The first rotation of the 3rd year was my Geriatrics clerkship. I spent most of my time stressing about proper roundsmanship and learning medications by their brand names, but mixed in with all of that I realized I really enjoy working with this patient population. As the year went on there were several rotations that stood out for me. I was fascinated with OB/GYN, couldn’t stop smiling during Pediatrics, and felt like everything was finally starting to make sense during Internal Medicine. While each rotation was great, all of them were lacking one thing or another. For example, Internal Medicine was rewarding but I missed taking care of kids and pregnant women. The hospital was OK, but I really enjoyed my time in the clinic. I decided during that rotation that Family Medicine is the best fit for all my interests.

By that time, I also realized a few things about myself that I hadn’t really taken into account. For instance, I like working in the clinic and I loathe the OR. I love talking to my patients, I enjoy patient continuity, and my attention span is short. Just short enough, that I would benefit from a smorgasbord of diagnoses walking through the door rather than focusing on one organ system. After throwing Anesthesiology out of the running, I called my brother-in-law. He is a family doctor in practice out in rural western Kansas. Like my sister, he is a success story of juggling kids, a spouse, and a career. Unlike my sister, however, his daily schedule seems much more flexible. He is able to tailor his work week around his kids’ activities. This flexibility is important to me, since Matt and I want to have kids in the not too distant future. (Mom if you are reading this--no, I am not pregnant!) I value family time which makes Family Medicine appealing to me.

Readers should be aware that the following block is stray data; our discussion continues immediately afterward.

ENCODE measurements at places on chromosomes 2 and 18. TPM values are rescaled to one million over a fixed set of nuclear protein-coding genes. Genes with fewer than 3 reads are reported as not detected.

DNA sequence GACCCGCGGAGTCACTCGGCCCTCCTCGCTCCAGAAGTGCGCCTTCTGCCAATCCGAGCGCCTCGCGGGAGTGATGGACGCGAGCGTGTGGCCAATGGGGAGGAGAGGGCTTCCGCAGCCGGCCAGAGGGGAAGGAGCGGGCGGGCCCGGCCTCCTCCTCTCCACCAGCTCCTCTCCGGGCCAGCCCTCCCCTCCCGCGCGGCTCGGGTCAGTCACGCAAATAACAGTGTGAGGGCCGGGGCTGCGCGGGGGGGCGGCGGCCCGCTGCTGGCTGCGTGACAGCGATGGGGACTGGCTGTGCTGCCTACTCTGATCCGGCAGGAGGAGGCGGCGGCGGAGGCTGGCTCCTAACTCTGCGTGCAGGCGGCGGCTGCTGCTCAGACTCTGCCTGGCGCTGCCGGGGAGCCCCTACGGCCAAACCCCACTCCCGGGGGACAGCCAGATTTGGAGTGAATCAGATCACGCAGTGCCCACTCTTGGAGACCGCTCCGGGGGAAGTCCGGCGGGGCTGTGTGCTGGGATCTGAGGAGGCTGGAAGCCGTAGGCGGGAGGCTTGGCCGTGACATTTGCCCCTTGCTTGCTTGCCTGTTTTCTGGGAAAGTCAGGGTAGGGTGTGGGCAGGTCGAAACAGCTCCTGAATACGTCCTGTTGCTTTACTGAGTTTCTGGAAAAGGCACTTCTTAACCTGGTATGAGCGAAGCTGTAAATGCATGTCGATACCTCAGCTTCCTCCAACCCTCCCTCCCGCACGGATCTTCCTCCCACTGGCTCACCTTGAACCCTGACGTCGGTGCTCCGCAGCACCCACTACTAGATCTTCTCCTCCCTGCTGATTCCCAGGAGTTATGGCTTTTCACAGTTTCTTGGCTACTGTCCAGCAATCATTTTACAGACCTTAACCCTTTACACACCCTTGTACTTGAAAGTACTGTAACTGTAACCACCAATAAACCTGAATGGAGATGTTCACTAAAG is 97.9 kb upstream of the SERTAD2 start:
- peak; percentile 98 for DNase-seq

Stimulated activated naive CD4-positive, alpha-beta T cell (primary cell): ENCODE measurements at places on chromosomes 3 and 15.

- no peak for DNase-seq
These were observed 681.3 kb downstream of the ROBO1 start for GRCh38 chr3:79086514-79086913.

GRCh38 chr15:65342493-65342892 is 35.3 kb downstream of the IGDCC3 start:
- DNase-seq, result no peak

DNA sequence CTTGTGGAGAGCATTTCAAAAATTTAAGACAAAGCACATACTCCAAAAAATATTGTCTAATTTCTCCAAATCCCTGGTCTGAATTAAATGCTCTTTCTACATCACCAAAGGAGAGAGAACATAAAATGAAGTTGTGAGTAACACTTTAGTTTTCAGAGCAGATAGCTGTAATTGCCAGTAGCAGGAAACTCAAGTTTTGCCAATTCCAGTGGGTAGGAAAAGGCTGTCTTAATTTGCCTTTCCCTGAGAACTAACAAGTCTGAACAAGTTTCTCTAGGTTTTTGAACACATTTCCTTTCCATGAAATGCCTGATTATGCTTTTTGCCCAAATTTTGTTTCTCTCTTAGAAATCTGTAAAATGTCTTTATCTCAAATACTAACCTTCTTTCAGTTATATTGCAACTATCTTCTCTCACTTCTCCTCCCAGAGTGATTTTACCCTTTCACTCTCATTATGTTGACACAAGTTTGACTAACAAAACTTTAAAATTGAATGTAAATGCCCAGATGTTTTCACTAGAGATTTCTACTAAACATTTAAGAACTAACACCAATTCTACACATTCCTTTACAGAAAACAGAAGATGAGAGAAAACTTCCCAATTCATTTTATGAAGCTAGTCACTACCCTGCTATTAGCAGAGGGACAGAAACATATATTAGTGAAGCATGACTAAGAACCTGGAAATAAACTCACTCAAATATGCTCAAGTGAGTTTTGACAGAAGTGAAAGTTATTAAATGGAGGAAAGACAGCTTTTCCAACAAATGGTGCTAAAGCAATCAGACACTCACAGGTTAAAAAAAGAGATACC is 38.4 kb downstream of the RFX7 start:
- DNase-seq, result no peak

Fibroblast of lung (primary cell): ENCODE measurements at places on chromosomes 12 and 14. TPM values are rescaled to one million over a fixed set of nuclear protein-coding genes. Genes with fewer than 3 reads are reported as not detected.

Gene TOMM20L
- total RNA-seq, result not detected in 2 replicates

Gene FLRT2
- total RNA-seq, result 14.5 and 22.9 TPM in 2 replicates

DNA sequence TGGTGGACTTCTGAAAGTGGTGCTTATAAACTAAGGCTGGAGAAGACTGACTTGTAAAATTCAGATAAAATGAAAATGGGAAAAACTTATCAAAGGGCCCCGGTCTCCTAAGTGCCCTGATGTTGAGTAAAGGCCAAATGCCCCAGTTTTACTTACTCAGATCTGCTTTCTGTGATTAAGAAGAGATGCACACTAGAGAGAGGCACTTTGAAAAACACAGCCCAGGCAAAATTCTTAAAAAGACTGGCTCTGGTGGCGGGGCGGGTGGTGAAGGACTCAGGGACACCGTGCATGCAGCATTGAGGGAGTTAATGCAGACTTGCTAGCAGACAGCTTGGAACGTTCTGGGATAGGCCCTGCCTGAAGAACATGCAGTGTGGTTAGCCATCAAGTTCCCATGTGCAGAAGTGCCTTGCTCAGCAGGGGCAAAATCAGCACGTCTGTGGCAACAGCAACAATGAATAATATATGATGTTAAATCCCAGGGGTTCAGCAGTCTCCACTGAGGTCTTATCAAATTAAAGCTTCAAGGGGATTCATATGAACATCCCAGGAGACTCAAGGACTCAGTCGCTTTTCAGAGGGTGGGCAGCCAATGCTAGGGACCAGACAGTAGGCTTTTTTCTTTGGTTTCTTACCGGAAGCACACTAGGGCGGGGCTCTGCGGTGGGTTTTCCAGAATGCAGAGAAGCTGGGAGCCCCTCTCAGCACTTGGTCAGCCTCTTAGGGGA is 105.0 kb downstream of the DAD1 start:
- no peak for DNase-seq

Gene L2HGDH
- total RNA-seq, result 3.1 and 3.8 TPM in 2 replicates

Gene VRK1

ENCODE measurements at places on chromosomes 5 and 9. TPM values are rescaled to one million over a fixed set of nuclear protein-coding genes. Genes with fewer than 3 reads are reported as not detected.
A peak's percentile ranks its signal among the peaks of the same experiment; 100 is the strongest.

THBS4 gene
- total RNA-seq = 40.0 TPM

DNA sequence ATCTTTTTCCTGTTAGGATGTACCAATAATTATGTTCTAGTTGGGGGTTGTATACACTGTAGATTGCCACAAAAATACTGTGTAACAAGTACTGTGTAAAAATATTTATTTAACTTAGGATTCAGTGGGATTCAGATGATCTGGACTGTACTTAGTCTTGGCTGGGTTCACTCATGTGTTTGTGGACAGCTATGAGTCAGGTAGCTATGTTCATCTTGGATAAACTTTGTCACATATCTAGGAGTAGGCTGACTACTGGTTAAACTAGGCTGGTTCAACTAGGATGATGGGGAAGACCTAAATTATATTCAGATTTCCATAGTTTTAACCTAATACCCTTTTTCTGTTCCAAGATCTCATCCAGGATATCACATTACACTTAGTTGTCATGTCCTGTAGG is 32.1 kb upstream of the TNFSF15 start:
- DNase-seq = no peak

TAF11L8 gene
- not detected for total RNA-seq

This year I realized that the secret to job satisfaction (and my search for a specialty) is honestly zeroing in on my personal preferences. You can’t run someone else’s race. My sister would be miserable in Family Medicine and I would be miserable in Anesthesiology. I’ve come to realize that the 3rd year of medical school is an enlightening year. We discover our likes and dislikes, our strengths and weaknesses, and at the end we make one of the most important life decisions when we choose our career. I feel much more at peace now that I have chosen my own path to Family Medicine. Now the adventure begins!

Tuesday, July 5, 2011

Hi. My name is Brooke

Hi. My name is Brooke. I am a third year medical student. Dr. Delzell asked me to write about my life and what is like to be a medical student--going through the process of applying for residency. So, to start out, a little about me...